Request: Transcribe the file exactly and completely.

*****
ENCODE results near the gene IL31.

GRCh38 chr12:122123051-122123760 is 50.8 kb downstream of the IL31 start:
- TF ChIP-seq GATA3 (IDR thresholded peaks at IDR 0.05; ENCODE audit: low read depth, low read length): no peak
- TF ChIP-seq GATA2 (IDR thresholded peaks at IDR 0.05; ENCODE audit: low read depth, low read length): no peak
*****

ENCODE results near the gene IL31.

GRCh38 chr12:122123051-122123760 is 50.8 kb downstream of the IL31 start:
- TF ChIP-seq GATA3 (IDR thresholded peaks at IDR 0.05; ENCODE audit: low read depth, low read length): no peak
- TF ChIP-seq GATA2 (IDR thresholded peaks at IDR 0.05; ENCODE audit: low read depth, low read length): no peak